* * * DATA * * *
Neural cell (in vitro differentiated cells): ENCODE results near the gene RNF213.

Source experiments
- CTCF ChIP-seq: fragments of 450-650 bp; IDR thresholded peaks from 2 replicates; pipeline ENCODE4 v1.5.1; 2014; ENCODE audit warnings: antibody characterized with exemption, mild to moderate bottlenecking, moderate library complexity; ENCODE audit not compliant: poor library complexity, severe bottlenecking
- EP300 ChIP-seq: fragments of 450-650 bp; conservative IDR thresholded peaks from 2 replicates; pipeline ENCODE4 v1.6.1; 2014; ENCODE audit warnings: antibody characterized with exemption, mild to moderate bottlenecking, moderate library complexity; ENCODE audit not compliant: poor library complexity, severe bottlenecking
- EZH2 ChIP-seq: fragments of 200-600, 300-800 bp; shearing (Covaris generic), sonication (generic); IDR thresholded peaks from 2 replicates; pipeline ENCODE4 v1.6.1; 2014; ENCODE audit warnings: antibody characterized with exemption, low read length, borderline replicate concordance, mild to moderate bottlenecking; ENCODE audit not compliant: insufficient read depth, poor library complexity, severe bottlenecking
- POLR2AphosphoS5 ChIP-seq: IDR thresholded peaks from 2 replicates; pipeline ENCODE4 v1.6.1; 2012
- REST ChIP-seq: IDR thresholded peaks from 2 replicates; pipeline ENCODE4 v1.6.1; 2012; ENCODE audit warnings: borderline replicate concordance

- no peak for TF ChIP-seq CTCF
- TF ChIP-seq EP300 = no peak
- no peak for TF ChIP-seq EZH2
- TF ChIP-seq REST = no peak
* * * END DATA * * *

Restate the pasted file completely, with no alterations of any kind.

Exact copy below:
Neural cell (in vitro differentiated cells): ENCODE results near the gene RNF213.

Source experiments
- CTCF ChIP-seq: fragments of 450-650 bp; IDR thresholded peaks from 2 replicates; pipeline ENCODE4 v1.5.1; 2014; ENCODE audit warnings: antibody characterized with exemption, mild to moderate bottlenecking, moderate library complexity; ENCODE audit not compliant: poor library complexity, severe bottlenecking
- EP300 ChIP-seq: fragments of 450-650 bp; conservative IDR thresholded peaks from 2 replicates; pipeline ENCODE4 v1.6.1; 2014; ENCODE audit warnings: antibody characterized with exemption, mild to moderate bottlenecking, moderate library complexity; ENCODE audit not compliant: poor library complexity, severe bottlenecking
- EZH2 ChIP-seq: fragments of 200-600, 300-800 bp; shearing (Covaris generic), sonication (generic); IDR thresholded peaks from 2 replicates; pipeline ENCODE4 v1.6.1; 2014; ENCODE audit warnings: antibody characterized with exemption, low read length, borderline replicate concordance, mild to moderate bottlenecking; ENCODE audit not compliant: insufficient read depth, poor library complexity, severe bottlenecking
- POLR2AphosphoS5 ChIP-seq: IDR thresholded peaks from 2 replicates; pipeline ENCODE4 v1.6.1; 2012
- REST ChIP-seq: IDR thresholded peaks from 2 replicates; pipeline ENCODE4 v1.6.1; 2012; ENCODE audit warnings: borderline replicate concordance

- no peak for TF ChIP-seq CTCF
- TF ChIP-seq EP300 = no peak
- no peak for TF ChIP-seq EZH2
- TF ChIP-seq REST = no peak